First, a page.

Based on technological-economic history in the United States, a history of class struggles, the triangular trade displaced White and Native American indentured servants and slaves by an influx of slaves human beings from Africa who were sold into chattel slavery.  The first African 'bondsmen' arrived in 1619.  By the 19th century there were no more White bondsmen or Native American slaves.  While it was true that not all Blacks were slaves, and were free Blacks, it is also true that by this time all slaves were Black.

In America, at least in the South were most Blacks were and were slaves, class relations appeared as race relations. To say that one was against slavery, the emancipation of slaves and 'freedom' for Negroes meant the same thing.  The struggle for “racial equality” meant the abolition of slavery since there can be no equality of slaves and slave-owners.

The existence of slaves as a race thereupon appropriated all the class prejudices voiced by ancient slave-based societies including Greece and Rome.  What happened in the United States was that this prejudice of class was articulated in racial sociology. 

In terms of the Aristotelian syllogism: If A=B: Slaves are animate tools, subhuman; and C=A: Africans (in America) are Slaves; then C=B: Africans (in America) are "animate tools, subhuman."   Thus the class prejudice became a race prejudice. After the period of chattel slavery ended, the African former slaves became, for the most part and in the immediate majority of cases, sharecroppers.  The sharecroppers were a neo-serfdom, which had no more rights than did serfs in feudal Europe.  But, whereas White sharecroppers "po' White trash," and the dirt-poor farmers were excluded from political participation economically -- poll taxes, literacy tests, etc.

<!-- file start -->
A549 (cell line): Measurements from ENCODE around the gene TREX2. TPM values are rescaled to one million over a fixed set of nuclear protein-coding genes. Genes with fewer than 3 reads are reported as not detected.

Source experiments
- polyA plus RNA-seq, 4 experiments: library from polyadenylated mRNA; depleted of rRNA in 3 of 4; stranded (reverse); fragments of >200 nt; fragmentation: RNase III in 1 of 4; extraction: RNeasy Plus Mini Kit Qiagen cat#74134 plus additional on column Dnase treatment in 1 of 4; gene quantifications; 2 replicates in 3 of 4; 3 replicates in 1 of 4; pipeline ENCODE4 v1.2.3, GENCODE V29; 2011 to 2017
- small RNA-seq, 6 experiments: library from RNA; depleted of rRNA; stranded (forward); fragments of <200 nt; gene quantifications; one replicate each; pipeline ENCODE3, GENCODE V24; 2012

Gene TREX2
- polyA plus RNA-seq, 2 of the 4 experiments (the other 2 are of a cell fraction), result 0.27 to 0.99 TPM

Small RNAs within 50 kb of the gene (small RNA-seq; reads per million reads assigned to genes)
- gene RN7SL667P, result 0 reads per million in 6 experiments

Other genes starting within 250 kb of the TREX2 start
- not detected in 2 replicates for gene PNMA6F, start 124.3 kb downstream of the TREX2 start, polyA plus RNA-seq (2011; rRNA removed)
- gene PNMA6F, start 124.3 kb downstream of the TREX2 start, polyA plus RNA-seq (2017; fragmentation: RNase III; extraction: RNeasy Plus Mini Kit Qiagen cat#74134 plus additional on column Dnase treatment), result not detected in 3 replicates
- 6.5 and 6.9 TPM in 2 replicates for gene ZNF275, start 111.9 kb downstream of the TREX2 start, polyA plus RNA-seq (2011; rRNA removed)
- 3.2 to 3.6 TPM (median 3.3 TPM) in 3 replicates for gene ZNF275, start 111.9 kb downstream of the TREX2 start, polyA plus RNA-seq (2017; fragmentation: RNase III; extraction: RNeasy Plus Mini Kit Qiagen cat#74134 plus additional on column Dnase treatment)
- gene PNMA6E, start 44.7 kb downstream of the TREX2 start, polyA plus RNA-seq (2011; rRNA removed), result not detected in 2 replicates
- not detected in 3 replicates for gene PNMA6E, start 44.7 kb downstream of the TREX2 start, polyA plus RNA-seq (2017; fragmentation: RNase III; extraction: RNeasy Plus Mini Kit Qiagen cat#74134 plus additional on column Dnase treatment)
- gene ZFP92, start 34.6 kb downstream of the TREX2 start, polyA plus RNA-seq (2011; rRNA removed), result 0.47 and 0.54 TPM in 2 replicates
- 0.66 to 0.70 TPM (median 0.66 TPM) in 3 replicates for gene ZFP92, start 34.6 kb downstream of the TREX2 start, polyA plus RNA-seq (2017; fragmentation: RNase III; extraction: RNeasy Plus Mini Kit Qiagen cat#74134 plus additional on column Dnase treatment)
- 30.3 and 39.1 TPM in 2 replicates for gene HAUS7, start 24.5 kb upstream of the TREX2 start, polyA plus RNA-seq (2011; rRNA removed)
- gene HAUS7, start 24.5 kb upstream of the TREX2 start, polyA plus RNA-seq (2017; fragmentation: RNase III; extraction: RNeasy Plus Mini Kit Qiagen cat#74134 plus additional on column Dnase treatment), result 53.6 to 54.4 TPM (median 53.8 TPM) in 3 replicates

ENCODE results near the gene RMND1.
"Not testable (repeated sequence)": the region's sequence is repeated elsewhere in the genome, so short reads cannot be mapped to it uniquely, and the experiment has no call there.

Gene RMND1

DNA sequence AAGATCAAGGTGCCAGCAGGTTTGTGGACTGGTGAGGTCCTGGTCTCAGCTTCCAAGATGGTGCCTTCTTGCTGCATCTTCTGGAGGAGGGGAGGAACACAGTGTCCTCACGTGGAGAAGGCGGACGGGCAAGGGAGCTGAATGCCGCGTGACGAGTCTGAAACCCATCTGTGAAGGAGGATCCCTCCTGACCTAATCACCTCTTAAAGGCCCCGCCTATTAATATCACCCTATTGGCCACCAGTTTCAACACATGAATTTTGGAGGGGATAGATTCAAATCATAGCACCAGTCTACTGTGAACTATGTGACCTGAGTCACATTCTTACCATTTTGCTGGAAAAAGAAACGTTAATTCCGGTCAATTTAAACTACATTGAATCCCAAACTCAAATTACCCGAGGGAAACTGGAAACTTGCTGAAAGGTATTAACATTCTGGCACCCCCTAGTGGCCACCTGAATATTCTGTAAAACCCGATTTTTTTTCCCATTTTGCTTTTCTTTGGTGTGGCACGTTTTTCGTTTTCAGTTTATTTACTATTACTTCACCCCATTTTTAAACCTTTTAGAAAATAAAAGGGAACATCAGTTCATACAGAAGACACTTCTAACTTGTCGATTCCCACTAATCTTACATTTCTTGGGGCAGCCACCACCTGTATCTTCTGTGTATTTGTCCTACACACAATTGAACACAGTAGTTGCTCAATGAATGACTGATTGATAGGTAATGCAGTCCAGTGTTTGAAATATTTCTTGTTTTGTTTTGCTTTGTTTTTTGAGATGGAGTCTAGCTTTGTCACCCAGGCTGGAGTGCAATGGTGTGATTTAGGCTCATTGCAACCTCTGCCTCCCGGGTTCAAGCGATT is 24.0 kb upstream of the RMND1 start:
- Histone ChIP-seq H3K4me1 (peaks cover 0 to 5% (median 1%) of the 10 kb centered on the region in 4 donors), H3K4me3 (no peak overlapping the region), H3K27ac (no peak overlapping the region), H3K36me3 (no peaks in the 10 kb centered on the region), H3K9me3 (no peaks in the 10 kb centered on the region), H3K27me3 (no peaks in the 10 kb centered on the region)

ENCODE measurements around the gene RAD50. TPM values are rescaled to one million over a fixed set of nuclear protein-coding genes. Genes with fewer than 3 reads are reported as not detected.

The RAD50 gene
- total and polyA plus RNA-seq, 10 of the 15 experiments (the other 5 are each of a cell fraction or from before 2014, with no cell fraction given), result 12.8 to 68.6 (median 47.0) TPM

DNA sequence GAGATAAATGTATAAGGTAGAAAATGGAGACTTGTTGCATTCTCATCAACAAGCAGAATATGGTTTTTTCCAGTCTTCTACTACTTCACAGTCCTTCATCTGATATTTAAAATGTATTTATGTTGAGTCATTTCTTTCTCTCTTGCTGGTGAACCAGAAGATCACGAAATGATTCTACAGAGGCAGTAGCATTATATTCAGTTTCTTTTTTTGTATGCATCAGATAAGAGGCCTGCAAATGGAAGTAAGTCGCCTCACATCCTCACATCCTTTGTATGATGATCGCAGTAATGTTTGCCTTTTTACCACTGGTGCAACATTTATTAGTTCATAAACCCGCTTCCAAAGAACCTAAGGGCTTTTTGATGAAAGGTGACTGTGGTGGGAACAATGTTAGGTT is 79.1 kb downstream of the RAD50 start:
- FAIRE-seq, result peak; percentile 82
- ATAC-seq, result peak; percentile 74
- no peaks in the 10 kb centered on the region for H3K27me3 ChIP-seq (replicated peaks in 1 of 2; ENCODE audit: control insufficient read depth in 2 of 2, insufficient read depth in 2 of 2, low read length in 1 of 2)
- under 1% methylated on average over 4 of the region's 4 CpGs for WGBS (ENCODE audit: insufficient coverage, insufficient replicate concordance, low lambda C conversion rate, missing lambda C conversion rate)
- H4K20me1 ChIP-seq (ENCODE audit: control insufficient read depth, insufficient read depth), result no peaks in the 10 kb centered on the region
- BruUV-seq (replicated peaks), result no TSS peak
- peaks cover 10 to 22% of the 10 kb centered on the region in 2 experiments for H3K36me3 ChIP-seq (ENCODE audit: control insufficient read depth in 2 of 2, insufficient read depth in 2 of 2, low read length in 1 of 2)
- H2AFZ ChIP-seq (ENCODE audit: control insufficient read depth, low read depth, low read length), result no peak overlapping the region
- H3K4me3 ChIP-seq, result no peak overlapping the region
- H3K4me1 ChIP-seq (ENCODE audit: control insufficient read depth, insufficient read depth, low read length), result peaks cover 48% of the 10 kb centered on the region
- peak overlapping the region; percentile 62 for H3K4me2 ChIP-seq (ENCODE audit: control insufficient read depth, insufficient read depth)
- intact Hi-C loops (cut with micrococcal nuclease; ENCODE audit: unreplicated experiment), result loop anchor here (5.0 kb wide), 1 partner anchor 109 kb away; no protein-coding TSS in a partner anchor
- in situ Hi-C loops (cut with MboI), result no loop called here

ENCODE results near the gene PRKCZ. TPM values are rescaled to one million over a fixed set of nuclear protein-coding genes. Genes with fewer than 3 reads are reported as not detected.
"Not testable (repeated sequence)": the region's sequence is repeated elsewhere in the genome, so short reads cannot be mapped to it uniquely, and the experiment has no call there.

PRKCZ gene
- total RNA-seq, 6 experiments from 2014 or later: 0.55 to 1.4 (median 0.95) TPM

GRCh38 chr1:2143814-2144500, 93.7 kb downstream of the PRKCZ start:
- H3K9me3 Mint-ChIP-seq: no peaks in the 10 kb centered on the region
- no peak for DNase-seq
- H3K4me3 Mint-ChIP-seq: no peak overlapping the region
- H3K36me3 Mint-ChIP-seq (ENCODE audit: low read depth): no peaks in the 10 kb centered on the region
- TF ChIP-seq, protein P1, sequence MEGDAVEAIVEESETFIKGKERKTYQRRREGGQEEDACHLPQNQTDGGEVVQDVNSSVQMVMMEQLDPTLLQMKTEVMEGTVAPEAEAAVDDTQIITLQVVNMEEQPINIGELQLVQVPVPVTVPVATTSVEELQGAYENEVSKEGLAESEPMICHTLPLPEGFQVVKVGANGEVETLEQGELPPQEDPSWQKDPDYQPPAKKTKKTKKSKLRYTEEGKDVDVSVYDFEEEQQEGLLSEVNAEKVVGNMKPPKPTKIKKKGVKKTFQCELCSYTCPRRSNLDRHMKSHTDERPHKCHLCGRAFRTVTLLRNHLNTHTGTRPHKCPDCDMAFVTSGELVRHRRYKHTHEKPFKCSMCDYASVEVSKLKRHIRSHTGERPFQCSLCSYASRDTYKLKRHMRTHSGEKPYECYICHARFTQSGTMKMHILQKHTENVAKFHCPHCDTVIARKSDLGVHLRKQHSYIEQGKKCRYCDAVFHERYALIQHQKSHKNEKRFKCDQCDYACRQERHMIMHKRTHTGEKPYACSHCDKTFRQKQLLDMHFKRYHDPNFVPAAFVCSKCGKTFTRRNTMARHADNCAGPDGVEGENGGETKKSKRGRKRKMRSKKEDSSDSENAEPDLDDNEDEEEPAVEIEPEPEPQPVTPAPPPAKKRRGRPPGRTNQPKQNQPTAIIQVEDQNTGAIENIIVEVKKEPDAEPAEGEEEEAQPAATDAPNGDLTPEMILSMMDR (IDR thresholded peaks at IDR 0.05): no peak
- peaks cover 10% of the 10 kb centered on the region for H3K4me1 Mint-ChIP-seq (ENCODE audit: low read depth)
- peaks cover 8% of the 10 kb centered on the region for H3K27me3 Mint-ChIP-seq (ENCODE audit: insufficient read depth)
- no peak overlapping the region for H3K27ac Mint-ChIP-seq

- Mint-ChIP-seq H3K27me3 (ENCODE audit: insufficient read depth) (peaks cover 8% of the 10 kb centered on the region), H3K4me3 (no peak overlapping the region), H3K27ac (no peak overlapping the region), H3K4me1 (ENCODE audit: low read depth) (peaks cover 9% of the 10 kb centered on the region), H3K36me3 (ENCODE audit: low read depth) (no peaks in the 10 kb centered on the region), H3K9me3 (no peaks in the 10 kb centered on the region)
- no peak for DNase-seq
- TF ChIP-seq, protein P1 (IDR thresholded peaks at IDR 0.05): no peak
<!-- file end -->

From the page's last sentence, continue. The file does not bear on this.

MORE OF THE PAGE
I recall the lyrics in a song by Tennessee Ernie Ford -- 16 Tons:

                 Sixteen tons and what do I get

                 another day older and deeper in debt

                 Saint Peter don't call me cause I caint go

                 I owe my soul to the company sto'

And once read a 'rhyme' by Black sharecroppers:

                 The young bee makes the honey cone

                 The young bee gets the honey

                 The Negro grows the cotton and corn

                 The White man gets the money.  

Obviously the White sharecroppers, though a "white man", did not get any of the money appropriated by landowners and store owners from Black sharecroppers.  The problem was that the "white" sharecroppers thought of themselves as "White men" as against "Niggers", which compelled the Black sharecroppers to see white sharecroppers as "White men".

The problem is that still today, a century and a half after chattel slavery has ended, and the bulk of White and Black sharecroppers have migrated to cities and are proletarians they yet see themselves as "Blacks" and "Whites", rather than as workers and workers.

But this is because although "race consciousness" in America is derived from a class situation, racism in the farm belt was different in that it enabled the ruling class to buy the loyalty of White sharecroppers at the expense of Black sharecroppers.  I remember reading this in the Introduction to the Black Bourgeoisie by E. Franklin Frazier, where he discussed the populist movement.